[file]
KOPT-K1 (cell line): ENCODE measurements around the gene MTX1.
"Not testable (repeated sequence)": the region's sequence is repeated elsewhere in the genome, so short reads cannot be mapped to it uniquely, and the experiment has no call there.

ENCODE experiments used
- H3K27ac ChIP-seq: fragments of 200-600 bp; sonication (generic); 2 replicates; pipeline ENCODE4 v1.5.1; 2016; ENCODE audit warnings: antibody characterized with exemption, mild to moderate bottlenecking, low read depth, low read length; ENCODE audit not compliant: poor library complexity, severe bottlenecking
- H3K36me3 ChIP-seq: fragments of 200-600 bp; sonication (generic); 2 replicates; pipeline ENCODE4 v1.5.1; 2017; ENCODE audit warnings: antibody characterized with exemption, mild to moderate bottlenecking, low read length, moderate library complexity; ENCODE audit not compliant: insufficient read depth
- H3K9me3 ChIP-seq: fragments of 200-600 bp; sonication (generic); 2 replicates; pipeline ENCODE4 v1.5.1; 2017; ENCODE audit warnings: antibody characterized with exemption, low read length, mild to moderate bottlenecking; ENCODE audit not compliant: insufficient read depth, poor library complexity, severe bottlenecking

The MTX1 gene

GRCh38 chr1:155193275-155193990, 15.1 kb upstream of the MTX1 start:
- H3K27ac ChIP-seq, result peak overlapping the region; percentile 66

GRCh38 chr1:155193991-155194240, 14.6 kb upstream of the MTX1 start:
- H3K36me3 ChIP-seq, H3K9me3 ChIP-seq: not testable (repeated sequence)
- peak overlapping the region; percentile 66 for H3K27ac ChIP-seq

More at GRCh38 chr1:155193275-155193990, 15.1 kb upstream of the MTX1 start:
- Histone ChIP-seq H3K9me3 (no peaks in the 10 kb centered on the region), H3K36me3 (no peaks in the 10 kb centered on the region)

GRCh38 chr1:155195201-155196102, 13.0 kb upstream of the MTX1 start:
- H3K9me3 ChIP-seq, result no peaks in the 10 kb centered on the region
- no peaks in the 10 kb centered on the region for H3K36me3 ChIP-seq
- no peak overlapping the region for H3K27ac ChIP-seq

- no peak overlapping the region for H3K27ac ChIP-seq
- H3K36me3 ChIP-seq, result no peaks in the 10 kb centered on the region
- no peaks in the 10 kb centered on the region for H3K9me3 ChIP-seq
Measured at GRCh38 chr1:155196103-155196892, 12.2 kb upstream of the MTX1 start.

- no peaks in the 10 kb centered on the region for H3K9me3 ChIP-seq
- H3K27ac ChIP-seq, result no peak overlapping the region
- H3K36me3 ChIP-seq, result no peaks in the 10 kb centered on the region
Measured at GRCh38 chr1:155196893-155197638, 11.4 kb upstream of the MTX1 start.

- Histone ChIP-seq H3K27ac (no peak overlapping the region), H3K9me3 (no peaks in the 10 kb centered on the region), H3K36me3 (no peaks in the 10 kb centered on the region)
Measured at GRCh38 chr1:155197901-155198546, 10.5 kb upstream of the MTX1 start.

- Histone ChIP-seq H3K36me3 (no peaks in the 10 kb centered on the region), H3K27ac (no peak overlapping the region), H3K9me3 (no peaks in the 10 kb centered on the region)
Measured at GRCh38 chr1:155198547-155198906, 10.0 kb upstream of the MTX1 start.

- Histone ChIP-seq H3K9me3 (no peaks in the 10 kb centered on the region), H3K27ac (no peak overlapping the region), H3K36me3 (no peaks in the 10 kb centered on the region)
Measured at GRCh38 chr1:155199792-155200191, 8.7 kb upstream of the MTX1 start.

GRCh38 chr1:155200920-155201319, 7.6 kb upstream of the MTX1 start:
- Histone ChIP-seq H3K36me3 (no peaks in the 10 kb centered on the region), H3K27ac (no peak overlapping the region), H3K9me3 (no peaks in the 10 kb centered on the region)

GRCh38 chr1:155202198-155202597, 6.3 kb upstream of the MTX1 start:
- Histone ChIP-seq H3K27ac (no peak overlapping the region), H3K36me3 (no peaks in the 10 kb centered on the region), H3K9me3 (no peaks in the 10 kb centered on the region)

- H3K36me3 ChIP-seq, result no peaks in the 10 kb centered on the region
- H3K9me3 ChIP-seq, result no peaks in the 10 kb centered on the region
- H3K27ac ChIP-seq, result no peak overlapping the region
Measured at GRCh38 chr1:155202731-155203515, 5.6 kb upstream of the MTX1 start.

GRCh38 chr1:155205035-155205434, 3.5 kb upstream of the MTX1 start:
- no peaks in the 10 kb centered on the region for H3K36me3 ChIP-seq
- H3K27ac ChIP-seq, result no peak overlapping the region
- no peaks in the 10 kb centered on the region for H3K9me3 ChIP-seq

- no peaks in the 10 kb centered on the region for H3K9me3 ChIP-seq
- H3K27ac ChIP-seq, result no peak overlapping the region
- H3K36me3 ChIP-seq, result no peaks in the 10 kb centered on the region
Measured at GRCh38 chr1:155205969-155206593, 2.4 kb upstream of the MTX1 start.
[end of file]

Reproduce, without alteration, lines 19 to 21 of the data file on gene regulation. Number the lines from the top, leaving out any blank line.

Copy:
- no peak overlapping the region for H3K27ac ChIP-seq
- H3K36me3 ChIP-seq, result no peaks in the 10 kb centered on the region
- no peaks in the 10 kb centered on the region for H3K9me3 ChIP-seq